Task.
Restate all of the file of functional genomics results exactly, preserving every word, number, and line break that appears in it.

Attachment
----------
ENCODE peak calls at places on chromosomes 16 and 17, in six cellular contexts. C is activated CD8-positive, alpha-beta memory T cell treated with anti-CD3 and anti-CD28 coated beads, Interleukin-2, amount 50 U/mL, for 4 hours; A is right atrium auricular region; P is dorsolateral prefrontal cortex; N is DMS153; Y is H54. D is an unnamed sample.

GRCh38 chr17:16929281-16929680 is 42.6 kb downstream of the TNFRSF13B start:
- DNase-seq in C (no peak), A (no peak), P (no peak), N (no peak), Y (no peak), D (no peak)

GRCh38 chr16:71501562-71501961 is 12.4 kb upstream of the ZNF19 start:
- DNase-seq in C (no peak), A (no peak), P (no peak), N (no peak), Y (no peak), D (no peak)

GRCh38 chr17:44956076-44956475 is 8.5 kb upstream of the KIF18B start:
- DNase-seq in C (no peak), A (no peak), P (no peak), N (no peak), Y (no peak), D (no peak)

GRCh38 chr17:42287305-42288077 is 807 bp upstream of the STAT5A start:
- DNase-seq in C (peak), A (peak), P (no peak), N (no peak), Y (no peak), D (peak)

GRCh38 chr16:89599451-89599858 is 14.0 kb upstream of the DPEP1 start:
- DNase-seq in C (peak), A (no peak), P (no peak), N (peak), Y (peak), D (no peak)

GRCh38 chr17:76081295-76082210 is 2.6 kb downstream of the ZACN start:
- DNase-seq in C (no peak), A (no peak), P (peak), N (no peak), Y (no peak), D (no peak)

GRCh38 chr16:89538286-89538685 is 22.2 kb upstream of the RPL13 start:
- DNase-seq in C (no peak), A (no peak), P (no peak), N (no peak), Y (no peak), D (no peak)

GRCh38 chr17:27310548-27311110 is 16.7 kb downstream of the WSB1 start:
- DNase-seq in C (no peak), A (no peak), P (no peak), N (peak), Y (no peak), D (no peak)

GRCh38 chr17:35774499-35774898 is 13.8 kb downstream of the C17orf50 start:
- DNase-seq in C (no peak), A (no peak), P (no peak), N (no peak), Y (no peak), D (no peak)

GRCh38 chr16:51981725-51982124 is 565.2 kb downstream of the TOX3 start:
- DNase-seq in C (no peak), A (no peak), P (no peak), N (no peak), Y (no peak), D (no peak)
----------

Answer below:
ENCODE peak calls at places on chromosomes 16 and 17, in six cellular contexts. C is activated CD8-positive, alpha-beta memory T cell treated with anti-CD3 and anti-CD28 coated beads, Interleukin-2, amount 50 U/mL, for 4 hours; A is right atrium auricular region; P is dorsolateral prefrontal cortex; N is DMS153; Y is H54. D is an unnamed sample.

GRCh38 chr17:16929281-16929680 is 42.6 kb downstream of the TNFRSF13B start:
- DNase-seq in C (no peak), A (no peak), P (no peak), N (no peak), Y (no peak), D (no peak)

GRCh38 chr16:71501562-71501961 is 12.4 kb upstream of the ZNF19 start:
- DNase-seq in C (no peak), A (no peak), P (no peak), N (no peak), Y (no peak), D (no peak)

GRCh38 chr17:44956076-44956475 is 8.5 kb upstream of the KIF18B start:
- DNase-seq in C (no peak), A (no peak), P (no peak), N (no peak), Y (no peak), D (no peak)

GRCh38 chr17:42287305-42288077 is 807 bp upstream of the STAT5A start:
- DNase-seq in C (peak), A (peak), P (no peak), N (no peak), Y (no peak), D (peak)

GRCh38 chr16:89599451-89599858 is 14.0 kb upstream of the DPEP1 start:
- DNase-seq in C (peak), A (no peak), P (no peak), N (peak), Y (peak), D (no peak)

GRCh38 chr17:76081295-76082210 is 2.6 kb downstream of the ZACN start:
- DNase-seq in C (no peak), A (no peak), P (peak), N (no peak), Y (no peak), D (no peak)

GRCh38 chr16:89538286-89538685 is 22.2 kb upstream of the RPL13 start:
- DNase-seq in C (no peak), A (no peak), P (no peak), N (no peak), Y (no peak), D (no peak)

GRCh38 chr17:27310548-27311110 is 16.7 kb downstream of the WSB1 start:
- DNase-seq in C (no peak), A (no peak), P (no peak), N (peak), Y (no peak), D (no peak)

GRCh38 chr17:35774499-35774898 is 13.8 kb downstream of the C17orf50 start:
- DNase-seq in C (no peak), A (no peak), P (no peak), N (no peak), Y (no peak), D (no peak)

GRCh38 chr16:51981725-51982124 is 565.2 kb downstream of the TOX3 start:
- DNase-seq in C (no peak), A (no peak), P (no peak), N (no peak), Y (no peak), D (no peak)